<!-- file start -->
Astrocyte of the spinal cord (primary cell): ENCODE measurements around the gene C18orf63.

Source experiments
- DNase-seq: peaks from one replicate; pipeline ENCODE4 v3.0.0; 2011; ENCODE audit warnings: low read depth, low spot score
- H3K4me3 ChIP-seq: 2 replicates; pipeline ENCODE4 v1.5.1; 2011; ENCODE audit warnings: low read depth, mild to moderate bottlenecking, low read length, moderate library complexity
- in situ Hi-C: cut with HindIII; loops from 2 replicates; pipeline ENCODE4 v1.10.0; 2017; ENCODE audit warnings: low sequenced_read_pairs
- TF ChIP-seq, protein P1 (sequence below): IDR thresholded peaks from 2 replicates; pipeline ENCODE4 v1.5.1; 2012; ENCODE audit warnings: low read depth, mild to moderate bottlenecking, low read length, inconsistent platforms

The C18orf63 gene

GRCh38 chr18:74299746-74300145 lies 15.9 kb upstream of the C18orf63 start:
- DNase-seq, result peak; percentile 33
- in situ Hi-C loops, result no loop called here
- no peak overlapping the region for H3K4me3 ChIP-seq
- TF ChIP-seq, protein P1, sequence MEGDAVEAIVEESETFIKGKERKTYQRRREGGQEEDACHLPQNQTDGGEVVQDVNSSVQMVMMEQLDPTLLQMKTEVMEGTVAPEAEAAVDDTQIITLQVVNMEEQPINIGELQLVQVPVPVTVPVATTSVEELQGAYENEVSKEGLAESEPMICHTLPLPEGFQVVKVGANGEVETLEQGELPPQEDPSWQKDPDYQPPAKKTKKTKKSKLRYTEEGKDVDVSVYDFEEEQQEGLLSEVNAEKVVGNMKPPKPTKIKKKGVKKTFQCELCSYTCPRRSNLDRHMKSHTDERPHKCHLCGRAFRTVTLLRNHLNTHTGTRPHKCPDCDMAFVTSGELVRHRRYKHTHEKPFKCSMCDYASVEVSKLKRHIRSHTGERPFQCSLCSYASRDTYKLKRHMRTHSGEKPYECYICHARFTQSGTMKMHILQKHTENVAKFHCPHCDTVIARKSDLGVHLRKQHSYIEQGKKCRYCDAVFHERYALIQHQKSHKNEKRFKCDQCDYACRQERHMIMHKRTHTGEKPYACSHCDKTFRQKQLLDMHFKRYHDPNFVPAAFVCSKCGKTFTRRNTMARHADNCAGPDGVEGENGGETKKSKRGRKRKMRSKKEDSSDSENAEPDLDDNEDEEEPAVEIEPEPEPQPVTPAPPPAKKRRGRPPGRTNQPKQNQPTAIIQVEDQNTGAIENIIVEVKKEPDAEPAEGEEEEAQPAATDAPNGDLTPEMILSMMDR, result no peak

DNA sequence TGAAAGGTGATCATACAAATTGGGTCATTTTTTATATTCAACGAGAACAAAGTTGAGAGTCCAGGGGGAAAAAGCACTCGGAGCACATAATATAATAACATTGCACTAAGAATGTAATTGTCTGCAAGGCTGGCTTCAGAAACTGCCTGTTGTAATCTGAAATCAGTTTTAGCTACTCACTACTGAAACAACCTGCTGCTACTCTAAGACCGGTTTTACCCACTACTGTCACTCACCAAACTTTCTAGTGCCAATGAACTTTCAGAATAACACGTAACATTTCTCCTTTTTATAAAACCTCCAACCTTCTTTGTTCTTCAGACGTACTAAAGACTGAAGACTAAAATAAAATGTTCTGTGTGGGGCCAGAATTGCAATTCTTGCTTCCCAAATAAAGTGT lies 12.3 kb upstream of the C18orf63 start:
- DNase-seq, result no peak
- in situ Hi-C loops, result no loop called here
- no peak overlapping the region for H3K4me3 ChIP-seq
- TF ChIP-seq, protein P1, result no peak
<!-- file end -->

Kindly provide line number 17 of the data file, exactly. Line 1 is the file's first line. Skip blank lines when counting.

- TF ChIP-seq, protein P1, result no peak